Crater Lake: One of Oregon's Seven Wonders
Crater Lake National Park in southern Oregon is truly a magical place and it's no wonder as to why its main feature Crater Lake is declared as one of Oregon's seven wonders. Nothing can prepare you as you make your first stop along the paved road that overlooks this 6 mile wide caldera, not even the most seasoned explorer. Crater Lake was created by the eruption and collapse of an ancient volcano, Mount Mazama, over 7000 years ago. The Klamath Native Americans, who may have witnessed the collapse and the formation of Crater Lake, have long regarded the lake as a sacred site. Overtime and with the improvements in technology; it's now recognized as the deepest lake in the United States, one of the deepest in the world and it even contains some of the purest water around! Thirsty anyone?
Crater Lake was one of the places that I was really looking forward to seeing on my recent road trip through 12 National Parks. I wasn't quite sure what to expect, all of my prior knowledge about Crater Lake was introduced to me while watching the movie Wild. It made a brief yet memorable appearance and once I learned of its exact location I knew I had to visit! After waking up early from a cold night spent camping at a KOA in Medford Oregon, I set out for the 77 mile trip with my coffee in hand. It was a beautiful scenic drive along the stunning Rogue River, which only heightened my excitement and eagerness arrive.
Once you arrive and reach the rim of Crater Lake, you'll instantly know why it's long been considered a sacred site. I don't think I've ever seen anything like it to this day! You can see what a wonder the world really is. The lakes deep blue water is surrounded by cliffs almost 2,000 feet high and boast a picturesque island created by a violent volcanic past. It's also home to serene hikes in old-growth forest and adrenaline fueled cross-country ski trips in the winter months. I visited Crater Lake during Spring which made for great weather conditions; a stark contrast to its winters, which are extremely cold and enormous snowfall is always expected! Even though campgrounds had just closed, all roads around the rim were still open. I mainly stuck to the paved road, which offered amazing views of the lake and its two famous islands (Wizard Island and Phantom Ship) at every half mile!
THINGS TO KNOW
Winter rules Crater Lake National Park. It can start closing seasonal roads in mid-October and last through June. An average year sees 44 feet of snow dropped on the park. With that in mind, things can change dramatically from the quiet of winter to hustle and bustle of summer.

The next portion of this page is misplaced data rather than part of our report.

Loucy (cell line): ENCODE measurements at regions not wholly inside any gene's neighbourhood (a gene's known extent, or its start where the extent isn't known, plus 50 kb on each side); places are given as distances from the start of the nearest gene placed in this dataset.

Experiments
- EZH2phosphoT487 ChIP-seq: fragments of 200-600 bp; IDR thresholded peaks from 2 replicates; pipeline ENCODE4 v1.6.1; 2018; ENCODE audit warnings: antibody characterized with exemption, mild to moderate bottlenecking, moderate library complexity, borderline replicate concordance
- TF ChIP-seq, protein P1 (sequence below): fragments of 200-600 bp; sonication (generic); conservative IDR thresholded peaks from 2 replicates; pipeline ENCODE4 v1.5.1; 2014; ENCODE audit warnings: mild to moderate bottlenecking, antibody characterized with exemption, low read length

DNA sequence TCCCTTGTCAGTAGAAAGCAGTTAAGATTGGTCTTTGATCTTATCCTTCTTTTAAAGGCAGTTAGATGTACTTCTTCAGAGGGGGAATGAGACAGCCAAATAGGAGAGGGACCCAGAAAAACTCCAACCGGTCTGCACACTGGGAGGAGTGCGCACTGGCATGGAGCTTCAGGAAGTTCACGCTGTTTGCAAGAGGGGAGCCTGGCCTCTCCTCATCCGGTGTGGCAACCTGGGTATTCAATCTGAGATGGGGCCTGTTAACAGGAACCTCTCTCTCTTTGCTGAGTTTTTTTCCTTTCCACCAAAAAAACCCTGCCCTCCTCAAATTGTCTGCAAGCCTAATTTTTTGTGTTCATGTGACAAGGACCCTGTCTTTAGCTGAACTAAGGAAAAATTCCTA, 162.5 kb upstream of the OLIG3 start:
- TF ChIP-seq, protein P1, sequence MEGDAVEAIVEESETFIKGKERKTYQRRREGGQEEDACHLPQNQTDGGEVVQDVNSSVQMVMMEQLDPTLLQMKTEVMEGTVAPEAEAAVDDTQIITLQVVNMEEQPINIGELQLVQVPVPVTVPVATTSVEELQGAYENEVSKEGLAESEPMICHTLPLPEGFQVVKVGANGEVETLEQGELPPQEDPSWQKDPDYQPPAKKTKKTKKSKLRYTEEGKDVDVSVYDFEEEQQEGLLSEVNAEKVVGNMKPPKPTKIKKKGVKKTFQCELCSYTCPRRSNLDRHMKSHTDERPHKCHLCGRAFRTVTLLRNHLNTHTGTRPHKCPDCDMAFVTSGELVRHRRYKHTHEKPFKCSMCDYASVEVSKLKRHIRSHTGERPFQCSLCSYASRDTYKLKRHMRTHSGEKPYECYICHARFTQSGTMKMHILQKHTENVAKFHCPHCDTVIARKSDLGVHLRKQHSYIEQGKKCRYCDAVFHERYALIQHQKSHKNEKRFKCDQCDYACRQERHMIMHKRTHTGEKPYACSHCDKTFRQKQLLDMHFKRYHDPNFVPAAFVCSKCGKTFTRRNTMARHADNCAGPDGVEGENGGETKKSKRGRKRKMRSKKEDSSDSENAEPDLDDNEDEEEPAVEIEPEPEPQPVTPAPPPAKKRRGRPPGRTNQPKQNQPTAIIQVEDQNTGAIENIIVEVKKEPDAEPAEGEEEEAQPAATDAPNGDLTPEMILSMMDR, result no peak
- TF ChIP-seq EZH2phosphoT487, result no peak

Roads | Highway 62 and the road to Rim Village (Munson Valley Road) are plowed and open all year; however, snowy and icy road conditions can occur anytime, resulting in temporary road closures. Always review Current Conditions before your visit. Plowing of the Rim Drives, North Entrance Road and the Pinnacles Road typically starts in mid to late April. West Rim Drive and North Entrance Road can open to vehicles as early as June. East Rim Drive and the Pinnacles Road do not normally open to vehicles until July.
Trails | With winter delivering almost 44 feet of snow, hiking trails normally melt open starting in mid-June. Trails at the higher elevations, like Mt. Scott, can be snowbound until mid-July. Cross-country skiing and snowshoeing opportunities can begin as early as mid-October when the winter's first snowstorms can drop a foot or more of snow. Winter activity opportunities typically can last into June.
Facilities | The Steel Visitor Center is located at Park Headquarters and open daily (except December 25) from 9:00 am to 5:00 pm from late April to early November. Winter hours are 10:00 am to 4:00 pm from early November to early April.
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About The Author
In 2015, Founder of TMDE Paul Martinez left a career in sales for a life of exploring. In just a matter of months he had visited over 10 countries, 30 cities, 10 states, countless national parks, taken thousands of photographs, and did a ton of soul-searching. His search uncovered a deep passion for exploration; which he now believes to be the essence of the human spirit, and led to the birth of The Modern Day Explorer. You can follow him on his personal journey by visiting his Instagram, and hopefully continue to support TMDE by following us on Instagram, Facebook, and Twitter.